May 2012

Eicosanoid research of yesteryear and now

JBC & MCP news



E.J. Corey (left) and Robert B. Woodward (right) with Samuelsson at a conference in Uppsala, Sweden.

Eicosanoids are signaling molecules involved in a number of major biochemical pathways, such as inflammation and immunity. Two recent articles, one in the Journal of Biological Chemistry and the other in Molecular & Cellular Proteomics, focus on these molecules from different angles and together give a comprehensive view of how research in this field started and has grown over time. Prostaglandins, prostacyclins, thromboxanes and leukotrienes are types of eicosanoids. They are produced from the oxidation of essential omega-3 or omega-6 fatty acids.

In his JBC Reflections article, Bengt Samuelsson at the Karolinska Institute in Sweden describes the journey his laboratory embarked on in the 1960s to understand the fundamental biochemistry of eicosanoids (1). At least 10 drugs currently on the market are based on initial findings made by Samuelsson’s group and its collaborators. The work also garnered Samuelsson the Nobel Prize in physiology or medicine in 1982 along with Sune Bergström at Karolinska and John Vane at the William Harvey Research Institute at St. Bartholomew’s Hospital Medical College.

Samuelsson’s group discovered an enzyme that catalyzed the conversion of arachidonic acid into a molecule called PGG2. The team named the enzyme cyclooxygenase. Researchers later discovered that a variant of cycolooygenase called COX-2 was expressed during inflammation. The pharmaceutical industry developed COX-2 inhibitors to fight inflammation, such as Celebra and Vioxx (although Vioxx had to be taken off the market.

Samuelsson’s group also discovered thromboxane A2 and found that it plays a role in blood vessel injury by causing platelet aggregation and constriction of smooth vascular muscle. Later, researchers found that low doses of aspirin inhibited the formation of thromboxane A2. Based on that finding, millions of people now take daily doses of baby aspirin to prevent heart attacks and strokes. The discovery of leukotrienes by Samuelsson’s group led to the development of several drugs for treatment of asthma and rhinitis. One of these, Singulair, has been Merck´s bestselling product for several years, with sales around $5 billion.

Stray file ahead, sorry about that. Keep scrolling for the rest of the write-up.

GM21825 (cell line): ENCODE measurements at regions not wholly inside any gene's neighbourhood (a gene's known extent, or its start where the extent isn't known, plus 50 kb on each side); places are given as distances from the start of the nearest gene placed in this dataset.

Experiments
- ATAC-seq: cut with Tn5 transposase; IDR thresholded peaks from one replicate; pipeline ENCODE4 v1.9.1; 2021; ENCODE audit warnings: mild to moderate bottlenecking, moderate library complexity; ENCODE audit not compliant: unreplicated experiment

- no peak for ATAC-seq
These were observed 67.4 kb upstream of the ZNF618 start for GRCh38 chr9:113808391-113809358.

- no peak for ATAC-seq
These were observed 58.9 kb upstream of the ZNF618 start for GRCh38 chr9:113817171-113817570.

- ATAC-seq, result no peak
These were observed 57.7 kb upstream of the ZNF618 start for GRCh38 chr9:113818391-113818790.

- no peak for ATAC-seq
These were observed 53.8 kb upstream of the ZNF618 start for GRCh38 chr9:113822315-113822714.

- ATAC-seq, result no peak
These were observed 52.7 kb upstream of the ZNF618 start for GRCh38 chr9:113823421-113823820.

Samuelsson’s body of work clearly shows how basic research can have a tremendous impact on public health. But, as Samuelsson concludes in his article, his contributions demonstrate “the power of research that is not targeted to a specific disease but rather focuses on understanding the structures and functions of the molecules constituting the human body.”

The MCP article highlights how modern -omics technologies can reveal connections between different molecular pathways. The laboratory of Edward Dennis at the University of California, San Diego, has studied the activation of phospholipase A2, which causes the release of arachidonic acid. Arachidonic acid then leads to the production of eicosanoids, which are metabolites. Dennis’ group previously had quantified these metabolites and correlated their levels with transcriptomic changes of 28 genes. “However, it was clear that the missing link between the transcript and the metabolite was the protein,” says Dennis.

To get a handle on the proteins, the Dennis group teamed up with the group of Ruedi Aebersold at the Swiss Federal Institute of Technology in Zurich. They applied multiple reaction monitoring mass spectrometry, a quantitative method that let them measure the amounts of the proteins involved in eicosanoid production (2). For example, Dennis says they were able to show that the protein expression of COX-2 closely follows the same trajectory as its transcript expression. The work by Dennis and colleagues is one of the first integrations of various -omic analyses, which allow researchers to better understand how seemingly isolated biochemical pathways are connected. Dennis explains -omics techniques have advanced to the point at which researchers can carry out an integrated study of genomics, proteomics and metabolomics. Dennis says, “This has been a long time in coming but is essential to fully understand the complex interplay between the genes, the proteins and the metabolites that the proteins make.”

  1. 1. Samuelsson, B. J. Biol. Chem. 287, 10070 – 10080 (2012).
  2. 2. Sabido, E. et al. Mol. Cell. Proteomics, DOI: 10.1074/mcp.M111.014746.

Rajendrani Mukhopadhyay ( is the senior science writer for ASBMB Today and the technical editor for the Journal of Biological Chemistry.

found= true1802